Dupuytren's contracture is due to hard connective tissue (fibrosis) contracting in parts of the palms. The symptoms begin with a painless, knotty thickening just below the skin over the bend of the ring finger or small finger. Gradually, the connective tissue thickens and contracts over the tendons so that one or more fingers cannot be stretched.
- So-called "hook fingers" gradually arise
- Dupuytren's contracture is also referred to as palmar fibromatosis and is a localized, not systemic connective tissue diseases
Very common condition, but different degrees. Rarely before the age of 50. Most common among white men, especially in Scandinavia.
- Among men over the age of 65, Dupuytren's contracture may occur at the entire 30%
- There is an increased incidence among people with diabetes mellitus
One does not know why anyone gets the condition. Risk factors are similar in the immediate family and diabetes mellitus. Once the disease has begun, increased connective tissue is formed in the palm. One has shown that the connective tissue in the palm (palmar fascia) usually consists of collagen type I, but by Dupuytren's contracture, collagen type III develops which is thicker.
Dupuytren's contracture begins as a hard, not painful knot in the palm, most often within the ring finger
- The thickness is connected to the skin and is best recognized when the fingers are stretched
- Gradually, the thickening increases and extends outward toward the fingers. At the same time, the stretching ability of the fingers is reduced.
- Ring finger (finger 4) and little finger (finger 5) are most commonly attacked.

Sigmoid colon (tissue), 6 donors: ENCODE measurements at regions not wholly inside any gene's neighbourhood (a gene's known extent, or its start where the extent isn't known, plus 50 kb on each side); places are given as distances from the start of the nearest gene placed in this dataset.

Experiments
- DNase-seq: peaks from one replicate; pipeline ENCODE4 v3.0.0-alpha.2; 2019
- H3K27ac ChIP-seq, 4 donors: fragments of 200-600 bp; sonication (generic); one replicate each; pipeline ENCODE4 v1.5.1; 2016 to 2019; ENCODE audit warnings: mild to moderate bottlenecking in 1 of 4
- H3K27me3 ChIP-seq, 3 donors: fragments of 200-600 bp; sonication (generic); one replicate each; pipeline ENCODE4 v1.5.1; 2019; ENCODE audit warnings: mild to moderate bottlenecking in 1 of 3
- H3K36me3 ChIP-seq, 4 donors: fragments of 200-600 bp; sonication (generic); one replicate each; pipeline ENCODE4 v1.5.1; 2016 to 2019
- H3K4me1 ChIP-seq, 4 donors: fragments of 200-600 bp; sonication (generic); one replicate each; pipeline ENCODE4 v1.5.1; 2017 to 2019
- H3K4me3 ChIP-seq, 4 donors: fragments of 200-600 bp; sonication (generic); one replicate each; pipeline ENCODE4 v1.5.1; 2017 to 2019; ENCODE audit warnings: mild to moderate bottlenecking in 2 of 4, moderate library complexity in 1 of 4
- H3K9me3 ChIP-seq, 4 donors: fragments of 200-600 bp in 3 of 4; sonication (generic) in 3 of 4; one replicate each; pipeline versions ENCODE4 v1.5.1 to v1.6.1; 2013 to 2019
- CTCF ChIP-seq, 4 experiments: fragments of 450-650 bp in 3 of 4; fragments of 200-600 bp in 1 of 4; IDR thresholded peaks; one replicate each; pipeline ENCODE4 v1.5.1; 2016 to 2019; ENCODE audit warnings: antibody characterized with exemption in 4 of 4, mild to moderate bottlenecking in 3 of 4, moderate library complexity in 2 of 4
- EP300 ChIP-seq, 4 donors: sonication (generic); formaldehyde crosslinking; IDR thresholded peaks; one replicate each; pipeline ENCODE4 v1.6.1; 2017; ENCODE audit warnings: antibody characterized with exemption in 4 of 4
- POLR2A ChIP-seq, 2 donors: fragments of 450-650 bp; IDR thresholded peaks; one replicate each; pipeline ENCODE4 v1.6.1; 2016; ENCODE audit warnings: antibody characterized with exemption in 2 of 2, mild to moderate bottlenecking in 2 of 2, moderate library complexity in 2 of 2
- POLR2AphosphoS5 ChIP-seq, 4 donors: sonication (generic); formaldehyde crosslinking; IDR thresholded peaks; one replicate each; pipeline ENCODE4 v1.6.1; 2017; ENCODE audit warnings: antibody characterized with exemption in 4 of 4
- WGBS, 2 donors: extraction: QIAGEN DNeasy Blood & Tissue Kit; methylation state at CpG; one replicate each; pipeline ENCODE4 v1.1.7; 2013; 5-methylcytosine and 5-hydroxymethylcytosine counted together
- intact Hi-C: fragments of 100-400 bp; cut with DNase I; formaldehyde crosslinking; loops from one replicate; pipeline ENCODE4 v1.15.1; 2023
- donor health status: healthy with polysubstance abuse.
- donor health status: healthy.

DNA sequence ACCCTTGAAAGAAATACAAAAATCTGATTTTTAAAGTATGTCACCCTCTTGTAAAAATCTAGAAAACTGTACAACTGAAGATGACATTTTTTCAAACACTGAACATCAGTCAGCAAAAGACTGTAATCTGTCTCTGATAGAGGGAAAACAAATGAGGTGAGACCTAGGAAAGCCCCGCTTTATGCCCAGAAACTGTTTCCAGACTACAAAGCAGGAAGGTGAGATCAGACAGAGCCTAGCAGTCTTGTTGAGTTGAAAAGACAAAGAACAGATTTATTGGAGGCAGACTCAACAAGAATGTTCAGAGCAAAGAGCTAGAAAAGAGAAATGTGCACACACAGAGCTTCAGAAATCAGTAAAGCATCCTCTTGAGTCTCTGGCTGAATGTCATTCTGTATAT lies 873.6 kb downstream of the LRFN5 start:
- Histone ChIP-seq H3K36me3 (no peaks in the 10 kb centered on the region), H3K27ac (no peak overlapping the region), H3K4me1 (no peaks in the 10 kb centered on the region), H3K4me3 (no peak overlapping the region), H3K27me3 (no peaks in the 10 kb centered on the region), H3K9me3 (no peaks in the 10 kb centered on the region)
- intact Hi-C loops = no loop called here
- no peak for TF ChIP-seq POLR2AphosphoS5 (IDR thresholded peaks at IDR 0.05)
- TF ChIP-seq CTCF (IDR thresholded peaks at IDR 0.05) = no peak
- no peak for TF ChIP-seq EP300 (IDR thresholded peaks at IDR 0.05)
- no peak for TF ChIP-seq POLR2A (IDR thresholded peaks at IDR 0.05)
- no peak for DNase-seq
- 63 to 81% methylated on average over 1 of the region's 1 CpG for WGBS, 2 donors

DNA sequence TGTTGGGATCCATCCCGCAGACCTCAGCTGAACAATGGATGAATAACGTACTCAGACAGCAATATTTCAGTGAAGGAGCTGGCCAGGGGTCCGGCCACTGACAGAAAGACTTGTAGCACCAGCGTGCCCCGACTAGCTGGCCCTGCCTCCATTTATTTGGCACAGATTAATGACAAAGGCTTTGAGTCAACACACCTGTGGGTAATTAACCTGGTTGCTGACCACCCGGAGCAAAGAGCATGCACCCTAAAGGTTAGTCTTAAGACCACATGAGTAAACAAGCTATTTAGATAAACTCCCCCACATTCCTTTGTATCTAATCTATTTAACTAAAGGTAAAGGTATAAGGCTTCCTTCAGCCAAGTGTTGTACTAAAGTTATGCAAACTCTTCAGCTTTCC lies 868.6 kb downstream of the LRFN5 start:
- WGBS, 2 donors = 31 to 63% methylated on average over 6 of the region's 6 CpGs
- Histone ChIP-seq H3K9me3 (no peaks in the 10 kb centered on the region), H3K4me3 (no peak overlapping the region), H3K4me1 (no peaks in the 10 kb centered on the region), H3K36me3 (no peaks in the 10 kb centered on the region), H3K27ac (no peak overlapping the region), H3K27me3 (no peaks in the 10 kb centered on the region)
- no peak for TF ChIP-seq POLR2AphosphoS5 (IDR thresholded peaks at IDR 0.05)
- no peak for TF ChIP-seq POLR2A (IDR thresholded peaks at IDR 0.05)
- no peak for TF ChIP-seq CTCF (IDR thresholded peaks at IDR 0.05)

The medical history and clinical examination are usually sufficient
Incorrect diagnosis (similar conditions, differential diagnosis)
- In diabetes mellitus
- Diabetic cheiroartropathy (Stiffness)
- Volkmann's ischemic contracture (after injury to the arm)
In early stages, injection of clostridium collagenase is effective. This is an enzyme that breaks up collagen which is an essential part of the connective tissue.
At an early stage, connective tissue can also be loosened by means of a needle (needle monkey rotomy).
In more extensive disease stages, surgical treatment is appropriate, often if it is missing 30-40 degrees or more at full stretch in the base joint (MCP) or above 20 degrees in the middle joint (PIP)
Dupuytren's contracture does not damage the internal organs and does not affect the life span. The condition is not painful, but the hand function is gradually reduced. The symptoms do not go away by themselves. If one or more fingers are severely attacked, "hook fingers" can inhibit dressing and otherwise be embarrassing. After any treatment, relapse is not uncommon.